In the emergency operation, according to FIG. 4, the tension cylinder 9′ of the emergency spring cylinder 8′ comes to rest on the superstructure 1 because the hydraulic circuits I and II lose pressure. As a result, the pressure spring 11′ relaxes and now takes over as the secondary suspension in the emergency operation. For guiding the hydropneumatic spring unit 3′ in the emergency operation, the hydropneumatic spring unit 3′ is equipped with an upper pin 12 which is vertically guided inside a corresponding recess on a side of the superstructure 1. Because of the arrangement of the hydropneumatic spring unit 3′ and the emergency spring cylinder 8′, which is concentric here, the transverse suspension and a supporting by the pendulum support 4′ are maintained.

The embodiment according to FIG. 5 represents a flow-of-force-related series connection between the emergency spring cylinder 8″ and the hydropneumatic spring unit 3″, which are also arranged concentrically with respect to one another. In the normal operation as well as in the emergency operation, the hydropneumatic spring unit 3″ and the emergency spring cylinder 8″ operate simultaneously here in the flow of force between the superstructure 1 and the bogie 2. For reaching the lowered station platform level NB for the superstructure 1, an action upon the tension cylinder 9″ by the hydraulic circuit II takes place which is additional with respect to the normal operation, in order to compress the pressure spring 11″. When the hydropneumatic spring unit 3″ fails in the emergency operation, the now moved-out tension cylinder 9 takes over as the secondary suspension. Also here, transverse suspension is maintained as a result of the pendulum support 4″ being integrated in the flow of force. In the normal operation, the raised traveling level NF as well as the lowered station platform level NB are regulated via the hydraulic circuit I as described above.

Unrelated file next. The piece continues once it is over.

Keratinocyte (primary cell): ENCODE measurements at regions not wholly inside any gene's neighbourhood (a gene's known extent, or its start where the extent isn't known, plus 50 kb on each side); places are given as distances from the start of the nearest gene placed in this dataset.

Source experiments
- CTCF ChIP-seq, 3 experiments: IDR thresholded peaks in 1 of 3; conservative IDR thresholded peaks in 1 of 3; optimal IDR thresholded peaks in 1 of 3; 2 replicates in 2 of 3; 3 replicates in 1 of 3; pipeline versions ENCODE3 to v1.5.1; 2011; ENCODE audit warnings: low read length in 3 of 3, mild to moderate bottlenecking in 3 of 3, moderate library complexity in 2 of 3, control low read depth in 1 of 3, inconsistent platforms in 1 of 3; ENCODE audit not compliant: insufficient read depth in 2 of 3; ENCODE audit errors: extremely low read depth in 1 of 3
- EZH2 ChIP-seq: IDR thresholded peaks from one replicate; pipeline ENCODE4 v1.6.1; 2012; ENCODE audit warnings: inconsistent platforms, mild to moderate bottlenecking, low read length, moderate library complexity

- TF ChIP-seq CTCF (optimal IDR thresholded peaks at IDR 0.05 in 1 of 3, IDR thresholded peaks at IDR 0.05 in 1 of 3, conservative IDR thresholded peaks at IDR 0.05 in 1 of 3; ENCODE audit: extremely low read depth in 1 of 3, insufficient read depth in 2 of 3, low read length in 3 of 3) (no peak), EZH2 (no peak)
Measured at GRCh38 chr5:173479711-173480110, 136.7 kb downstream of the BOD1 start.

In another embodiment according to FIG. 6, in the shown normal operation, an emergency spring cylinder 8″′ arranged next to the hydropneumatic spring unit 3′″ is disengaged. However the piston 10′″ of this emergency spring cylinder 8′″ has fully moved out. The hydropneumatic spring unit 3″′ ensures the raised traveling level NF as well as the lowered station platform level NB.

For taking up the lowered station platform level NB, the piston 10′″ can be lowered inside a pot-shaped cylinder housing 14, as illustrated in FIG. 7, after the activating of unlocking devices 13 which are constructed here in the manner of a lockball mechanism.

In the event of a system failure, thus, in the emergency operation, the normally closed unlocking devices 13, which can be unlocked by hydraulic circuit II, ensure the moved-out position of the piston 10″′, as illustrated in FIG. 8. The secondary suspension is now ensured by a spring arrangement integrated in the piston 10′″, which spring arrangement is formed of an elastomer element 15 as well as of a pressure spring 17 in the manner of a coil spring surrounding the elastomer element 15. A spring effect is achieved by a piston sleeve 16 which can be moved in and out relative to the pitons 10′″ corresponding to the spring travel and comes to rest on the lower bogie 2. The piston 10″′ can be changed into the moved-out position by a pressure spring 19 interacting with the pot-shaped cylinder housing 14, by weight as well as additionally by admitting pressure medium into pressure chamber 18 constructed in the cylinder housing 14, in which moved-out position, the emergency spring cylinder 8′″ is locked in its moved-out position.